Individuals with Sjögren’s are often shamed for their symptoms while suffering in silence. They live with extreme fatigue, pain, depression, skin, gut and neurological disorders. All affections that are well beyond dry eyes and dry mouth. 

Cristina Montoya @arthritisdietitian

Finding your tribe

I firmly believe it takes a village to thrive and survive with Sjogren’s. In 2015, I found a fantastic community of Sjögren’s warriors through the Sjögren’s Society of Canada. For the first time, I met people who understood my pain. I found my tribe. This disease was real. I felt acknowledged.

Support groups are vital to empowering patients with valuable information and new skills. Evidence shows these safe spaces lower the levels of depression, anxiety and isolation.

Every month, a group of survivors living within Ontario’s Durham region gather to share conversations, resources, products and services available within the area. So, if you live in Canada, contact the support group leaders within your Province.

Sjogren’s complexity is profound. It requires an army of interdisciplinary health care to help us thrive with the unpredictability of this disease. 

Reputable websites

Facebook support groups and similar forums can be helpful in times of despair and uncertainty. The risk is that you may feel tempted to try potentially harmful interventions to your body.

The truth is that people share extreme sides of living with chronic illness: the worst and the best-case scenarios. So, you must equip yourself with reputable information to guide your care and conversations with your healthcare providers. Here is a list of my go-to reliable websites and healthcare professionals:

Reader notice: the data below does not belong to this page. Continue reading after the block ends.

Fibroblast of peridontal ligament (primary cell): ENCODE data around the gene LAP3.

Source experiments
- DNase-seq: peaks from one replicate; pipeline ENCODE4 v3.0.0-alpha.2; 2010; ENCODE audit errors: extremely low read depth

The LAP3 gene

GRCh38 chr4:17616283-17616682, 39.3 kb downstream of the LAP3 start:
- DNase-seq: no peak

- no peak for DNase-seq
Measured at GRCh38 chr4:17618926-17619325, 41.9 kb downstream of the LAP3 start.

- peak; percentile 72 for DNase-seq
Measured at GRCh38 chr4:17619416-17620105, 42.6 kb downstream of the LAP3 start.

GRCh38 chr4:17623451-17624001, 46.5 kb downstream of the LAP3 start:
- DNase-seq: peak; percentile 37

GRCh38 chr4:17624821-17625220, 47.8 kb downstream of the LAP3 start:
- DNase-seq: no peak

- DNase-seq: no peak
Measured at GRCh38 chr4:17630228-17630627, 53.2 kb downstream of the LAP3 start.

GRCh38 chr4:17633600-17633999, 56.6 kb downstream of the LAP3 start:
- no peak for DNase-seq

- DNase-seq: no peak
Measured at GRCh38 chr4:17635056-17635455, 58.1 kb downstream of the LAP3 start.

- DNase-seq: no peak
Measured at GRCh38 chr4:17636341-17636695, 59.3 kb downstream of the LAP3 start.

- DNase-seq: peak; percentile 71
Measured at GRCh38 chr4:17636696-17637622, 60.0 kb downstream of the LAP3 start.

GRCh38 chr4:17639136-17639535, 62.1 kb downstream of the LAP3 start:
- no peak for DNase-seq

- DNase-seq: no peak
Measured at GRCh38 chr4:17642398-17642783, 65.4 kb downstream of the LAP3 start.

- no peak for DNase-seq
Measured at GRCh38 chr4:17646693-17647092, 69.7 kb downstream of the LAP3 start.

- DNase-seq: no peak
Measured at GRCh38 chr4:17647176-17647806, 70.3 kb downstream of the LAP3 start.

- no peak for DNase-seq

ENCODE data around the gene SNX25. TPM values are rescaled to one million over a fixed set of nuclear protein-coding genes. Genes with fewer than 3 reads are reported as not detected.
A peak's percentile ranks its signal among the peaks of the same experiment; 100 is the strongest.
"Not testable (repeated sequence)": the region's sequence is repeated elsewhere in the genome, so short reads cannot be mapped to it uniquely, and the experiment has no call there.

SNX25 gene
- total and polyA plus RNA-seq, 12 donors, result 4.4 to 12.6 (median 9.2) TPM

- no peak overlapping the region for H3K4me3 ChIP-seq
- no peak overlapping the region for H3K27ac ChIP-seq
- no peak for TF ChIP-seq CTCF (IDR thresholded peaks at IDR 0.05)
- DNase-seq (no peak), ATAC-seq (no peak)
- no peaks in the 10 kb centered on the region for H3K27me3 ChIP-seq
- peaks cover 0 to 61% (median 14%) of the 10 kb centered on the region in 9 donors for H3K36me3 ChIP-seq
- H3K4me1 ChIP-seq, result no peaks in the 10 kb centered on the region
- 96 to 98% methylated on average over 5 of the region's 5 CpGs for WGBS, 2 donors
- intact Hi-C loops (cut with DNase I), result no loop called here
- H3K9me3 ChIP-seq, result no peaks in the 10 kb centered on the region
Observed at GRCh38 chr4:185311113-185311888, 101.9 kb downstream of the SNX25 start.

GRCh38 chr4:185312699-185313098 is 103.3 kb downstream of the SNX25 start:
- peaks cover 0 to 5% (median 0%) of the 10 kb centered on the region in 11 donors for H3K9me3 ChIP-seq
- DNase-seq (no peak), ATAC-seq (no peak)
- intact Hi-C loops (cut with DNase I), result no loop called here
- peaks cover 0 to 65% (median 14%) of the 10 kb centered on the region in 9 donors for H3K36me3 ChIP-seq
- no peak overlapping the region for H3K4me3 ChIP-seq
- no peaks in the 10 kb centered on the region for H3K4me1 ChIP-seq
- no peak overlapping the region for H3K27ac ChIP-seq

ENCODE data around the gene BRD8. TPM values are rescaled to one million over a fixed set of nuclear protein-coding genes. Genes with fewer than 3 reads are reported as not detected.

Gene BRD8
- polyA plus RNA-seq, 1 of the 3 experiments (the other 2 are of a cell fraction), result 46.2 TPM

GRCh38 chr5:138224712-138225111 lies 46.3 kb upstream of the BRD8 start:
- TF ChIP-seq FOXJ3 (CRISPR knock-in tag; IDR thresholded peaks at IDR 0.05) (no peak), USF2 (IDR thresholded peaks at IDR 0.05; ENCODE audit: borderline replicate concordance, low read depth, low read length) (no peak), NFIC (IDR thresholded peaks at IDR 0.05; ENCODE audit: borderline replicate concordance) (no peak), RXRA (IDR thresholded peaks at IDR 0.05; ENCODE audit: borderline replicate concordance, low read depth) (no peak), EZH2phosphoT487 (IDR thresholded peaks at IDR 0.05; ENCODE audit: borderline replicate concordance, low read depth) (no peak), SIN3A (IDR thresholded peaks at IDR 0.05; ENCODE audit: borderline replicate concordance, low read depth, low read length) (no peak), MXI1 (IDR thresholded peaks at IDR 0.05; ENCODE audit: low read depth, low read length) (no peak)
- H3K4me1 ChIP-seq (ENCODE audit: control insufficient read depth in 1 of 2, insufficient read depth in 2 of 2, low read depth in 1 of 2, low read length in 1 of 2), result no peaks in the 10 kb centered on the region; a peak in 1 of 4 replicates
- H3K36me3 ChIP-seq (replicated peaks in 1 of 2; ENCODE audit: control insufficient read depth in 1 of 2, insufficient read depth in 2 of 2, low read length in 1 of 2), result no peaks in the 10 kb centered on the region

Beat the Sjögren’s Bloat Project

Thirty years of living with Sjogren’s and 15 years as a Dietitian has led me through many treatment and self-care paths. I’m committed to filling some of the misinformation gaps by creating resources to eat well with Sjögren’s, heal your gut and reclaim your inner bliss. 

Please fill out this short anonymous survey will help me tailor the information to be relevant to you. Please don’t hesitate to reach out at 

Don’t be shy and join the waiting list for the FREE Signature Program Beat the Sjogren’s Bloat in honour of World Sjögren’s Day.

If you want to learn more about my ongoing journey with Sjögren’s, listen to this SickBoy podcast episode hosted by beloved Canadians Jeremie, Brian and Taylor. I had a fantastic time chatting with “los muchachos” about rheumatoid arthritis and Sjögren’s during the height of the COVID-19 pandemic in 2020.